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How to Ask For a Pay Rise – Do’s and Don'ts

People often look to a side hustle or a second job to increase their income, but the easiest way to bring in more dollars doesn't require you to change a thing. All it takes is an uncomfortable conversation.

If the idea of asking for a pay rise initiates a visceral reaction of total and utter discomfort, that's great – it means your central nervous system is in good working order. This full-body cringe that we experience when planning any difficult conversation often deters us from asking for what we really want. 

Unless your industry mandates yearly salary increases, the awkward pay rise conversation is inevitable. Depending on your situation, this delicate chat could take three minutes over a coffee or three weeks of reviewing your data, performance and overall value to the company. Either way, preparation is critical.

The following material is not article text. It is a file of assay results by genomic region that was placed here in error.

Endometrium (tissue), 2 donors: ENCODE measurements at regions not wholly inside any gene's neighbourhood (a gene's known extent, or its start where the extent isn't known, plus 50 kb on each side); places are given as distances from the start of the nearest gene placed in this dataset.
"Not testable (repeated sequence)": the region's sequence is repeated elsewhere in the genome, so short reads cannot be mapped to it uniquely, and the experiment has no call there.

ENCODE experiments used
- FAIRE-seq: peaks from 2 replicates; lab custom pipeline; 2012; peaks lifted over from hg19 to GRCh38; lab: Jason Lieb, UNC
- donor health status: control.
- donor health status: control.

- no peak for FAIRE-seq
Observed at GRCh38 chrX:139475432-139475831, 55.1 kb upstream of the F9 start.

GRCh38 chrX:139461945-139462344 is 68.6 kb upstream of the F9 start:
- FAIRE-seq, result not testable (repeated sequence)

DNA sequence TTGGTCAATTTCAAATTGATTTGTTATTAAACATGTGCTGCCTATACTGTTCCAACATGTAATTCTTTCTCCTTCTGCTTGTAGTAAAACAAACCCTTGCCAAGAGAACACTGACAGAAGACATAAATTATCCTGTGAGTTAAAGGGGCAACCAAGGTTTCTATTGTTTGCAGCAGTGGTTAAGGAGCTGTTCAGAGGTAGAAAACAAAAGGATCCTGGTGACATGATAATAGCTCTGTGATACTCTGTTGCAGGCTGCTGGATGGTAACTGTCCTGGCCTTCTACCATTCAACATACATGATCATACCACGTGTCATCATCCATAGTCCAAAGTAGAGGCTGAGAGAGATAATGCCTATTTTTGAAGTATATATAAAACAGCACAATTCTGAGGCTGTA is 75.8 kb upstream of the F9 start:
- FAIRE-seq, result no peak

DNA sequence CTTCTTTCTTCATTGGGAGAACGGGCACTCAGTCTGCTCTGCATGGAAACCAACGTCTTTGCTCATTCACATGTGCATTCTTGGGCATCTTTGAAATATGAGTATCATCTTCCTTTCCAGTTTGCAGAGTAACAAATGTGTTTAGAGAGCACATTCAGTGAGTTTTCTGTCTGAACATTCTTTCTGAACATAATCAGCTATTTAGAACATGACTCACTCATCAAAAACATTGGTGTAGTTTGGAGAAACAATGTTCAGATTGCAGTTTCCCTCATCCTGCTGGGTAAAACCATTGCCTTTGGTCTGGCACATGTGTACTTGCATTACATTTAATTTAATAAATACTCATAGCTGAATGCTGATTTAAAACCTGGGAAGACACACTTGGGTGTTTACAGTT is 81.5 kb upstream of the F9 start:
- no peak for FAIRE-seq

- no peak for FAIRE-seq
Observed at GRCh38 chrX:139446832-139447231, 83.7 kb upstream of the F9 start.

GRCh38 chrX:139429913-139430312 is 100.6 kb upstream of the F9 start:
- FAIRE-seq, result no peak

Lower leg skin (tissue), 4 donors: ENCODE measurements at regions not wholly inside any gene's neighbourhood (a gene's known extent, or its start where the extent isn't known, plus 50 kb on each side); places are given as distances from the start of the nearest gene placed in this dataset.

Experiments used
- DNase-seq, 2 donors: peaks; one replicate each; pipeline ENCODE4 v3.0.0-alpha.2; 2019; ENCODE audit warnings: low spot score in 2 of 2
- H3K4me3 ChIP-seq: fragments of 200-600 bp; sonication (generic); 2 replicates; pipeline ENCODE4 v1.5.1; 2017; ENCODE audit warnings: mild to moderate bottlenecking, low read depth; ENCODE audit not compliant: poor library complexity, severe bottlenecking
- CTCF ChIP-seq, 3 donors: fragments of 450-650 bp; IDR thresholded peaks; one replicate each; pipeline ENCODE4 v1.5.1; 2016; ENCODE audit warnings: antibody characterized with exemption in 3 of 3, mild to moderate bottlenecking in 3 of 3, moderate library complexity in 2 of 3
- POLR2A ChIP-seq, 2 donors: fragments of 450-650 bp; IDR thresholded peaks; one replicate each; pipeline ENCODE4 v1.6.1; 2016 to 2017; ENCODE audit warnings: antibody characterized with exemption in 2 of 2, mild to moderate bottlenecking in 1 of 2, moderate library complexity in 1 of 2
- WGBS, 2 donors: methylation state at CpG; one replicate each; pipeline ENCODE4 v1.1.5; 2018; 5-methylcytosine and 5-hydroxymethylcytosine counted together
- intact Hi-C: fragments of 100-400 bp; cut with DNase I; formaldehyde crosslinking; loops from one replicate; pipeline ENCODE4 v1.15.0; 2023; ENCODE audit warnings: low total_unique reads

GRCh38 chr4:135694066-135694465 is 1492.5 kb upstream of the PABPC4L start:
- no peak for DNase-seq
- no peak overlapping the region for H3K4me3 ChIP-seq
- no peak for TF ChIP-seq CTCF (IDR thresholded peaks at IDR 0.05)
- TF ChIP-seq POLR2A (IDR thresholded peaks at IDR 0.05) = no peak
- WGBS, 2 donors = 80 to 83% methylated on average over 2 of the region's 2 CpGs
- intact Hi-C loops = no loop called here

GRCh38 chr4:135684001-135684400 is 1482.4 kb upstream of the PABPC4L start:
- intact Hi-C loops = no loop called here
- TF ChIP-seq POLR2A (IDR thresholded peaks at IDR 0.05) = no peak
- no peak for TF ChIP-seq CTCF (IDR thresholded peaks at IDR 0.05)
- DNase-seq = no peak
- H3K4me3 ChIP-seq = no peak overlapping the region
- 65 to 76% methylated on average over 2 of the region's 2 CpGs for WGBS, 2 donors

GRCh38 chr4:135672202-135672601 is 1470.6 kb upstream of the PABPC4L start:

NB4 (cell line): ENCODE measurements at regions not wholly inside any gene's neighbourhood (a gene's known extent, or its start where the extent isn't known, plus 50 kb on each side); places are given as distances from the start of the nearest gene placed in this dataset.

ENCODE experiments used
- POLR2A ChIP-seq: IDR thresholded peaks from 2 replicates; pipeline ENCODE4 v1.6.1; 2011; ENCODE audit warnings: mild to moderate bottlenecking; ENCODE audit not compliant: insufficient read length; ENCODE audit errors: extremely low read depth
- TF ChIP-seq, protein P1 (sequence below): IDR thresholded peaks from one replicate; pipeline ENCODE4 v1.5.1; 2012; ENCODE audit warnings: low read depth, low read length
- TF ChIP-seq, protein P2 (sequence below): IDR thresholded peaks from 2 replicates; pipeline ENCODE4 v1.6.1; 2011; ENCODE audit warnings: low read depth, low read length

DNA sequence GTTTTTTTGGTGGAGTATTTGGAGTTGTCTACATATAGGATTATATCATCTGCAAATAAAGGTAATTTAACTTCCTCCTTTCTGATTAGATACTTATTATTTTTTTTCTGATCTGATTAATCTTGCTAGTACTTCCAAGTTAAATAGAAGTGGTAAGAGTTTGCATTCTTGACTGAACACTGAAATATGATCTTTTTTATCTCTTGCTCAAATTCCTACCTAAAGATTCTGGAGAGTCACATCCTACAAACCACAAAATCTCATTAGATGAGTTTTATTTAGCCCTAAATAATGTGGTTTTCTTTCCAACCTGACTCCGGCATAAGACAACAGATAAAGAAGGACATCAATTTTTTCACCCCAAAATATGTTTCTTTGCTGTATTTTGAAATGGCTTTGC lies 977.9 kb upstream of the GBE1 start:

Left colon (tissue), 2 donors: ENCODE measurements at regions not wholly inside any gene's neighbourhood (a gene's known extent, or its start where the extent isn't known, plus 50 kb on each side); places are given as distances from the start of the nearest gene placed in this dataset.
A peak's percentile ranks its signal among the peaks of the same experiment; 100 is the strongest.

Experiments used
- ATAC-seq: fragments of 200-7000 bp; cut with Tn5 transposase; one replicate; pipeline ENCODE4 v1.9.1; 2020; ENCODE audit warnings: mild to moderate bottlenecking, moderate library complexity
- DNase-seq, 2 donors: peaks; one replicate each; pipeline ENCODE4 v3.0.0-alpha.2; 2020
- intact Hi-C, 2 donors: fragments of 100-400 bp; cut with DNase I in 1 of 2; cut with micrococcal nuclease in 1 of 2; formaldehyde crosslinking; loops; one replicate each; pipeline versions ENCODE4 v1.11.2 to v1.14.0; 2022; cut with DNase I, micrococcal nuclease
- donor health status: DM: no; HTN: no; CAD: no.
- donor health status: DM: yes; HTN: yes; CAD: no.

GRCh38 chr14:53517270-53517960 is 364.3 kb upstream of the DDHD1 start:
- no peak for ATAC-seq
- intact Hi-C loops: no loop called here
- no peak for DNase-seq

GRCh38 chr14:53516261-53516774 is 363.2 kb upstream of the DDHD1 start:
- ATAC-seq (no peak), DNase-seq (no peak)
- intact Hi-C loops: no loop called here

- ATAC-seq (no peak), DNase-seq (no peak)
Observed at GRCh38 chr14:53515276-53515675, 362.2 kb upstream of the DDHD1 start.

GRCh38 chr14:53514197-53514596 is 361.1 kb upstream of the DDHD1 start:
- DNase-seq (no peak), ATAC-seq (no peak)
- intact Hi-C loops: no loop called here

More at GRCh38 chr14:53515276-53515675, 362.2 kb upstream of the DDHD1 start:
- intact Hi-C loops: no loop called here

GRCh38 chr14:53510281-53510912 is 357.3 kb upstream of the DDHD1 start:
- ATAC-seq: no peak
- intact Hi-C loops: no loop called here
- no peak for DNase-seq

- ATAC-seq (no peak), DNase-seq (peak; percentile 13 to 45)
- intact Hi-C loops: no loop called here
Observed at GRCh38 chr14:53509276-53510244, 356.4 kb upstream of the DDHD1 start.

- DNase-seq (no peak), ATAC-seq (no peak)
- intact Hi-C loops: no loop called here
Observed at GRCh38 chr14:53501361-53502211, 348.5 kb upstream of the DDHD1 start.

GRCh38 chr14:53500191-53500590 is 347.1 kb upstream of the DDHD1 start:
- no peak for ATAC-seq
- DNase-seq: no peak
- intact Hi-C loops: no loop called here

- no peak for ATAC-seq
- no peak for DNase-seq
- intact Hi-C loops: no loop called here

Kate Renner, Head of Employee Experience at Wisr, is here to share some tips on how to ask for a pay rise.

Don't spring it on your boss

The first and often most overlooked step in asking for a pay rise is actually setting a meeting. Be specific – tell your manager you'd like to schedule a meeting to discuss your salary. Don't drop it on them as you're heading out the door at the end of the day. Set a time and make sure your manager knows that the primary objective of the meeting is to discuss salary. That way, they can be as prepared as you are. 

For example:

"I'd like to schedule a meeting for us to discuss my performance and current remuneration package. Let me know a time that suits."

Do demonstrate your impact

If you have demonstrable proof of your increased value to the business, show them the numbers, baby! Come prepared with data that shows how you've reached or exceeded KPIs. What business metrics have you moved? What new initiatives or processes have you introduced? How have your actions increased revenue, reduced costs or inspired others to make an impact? 

For example: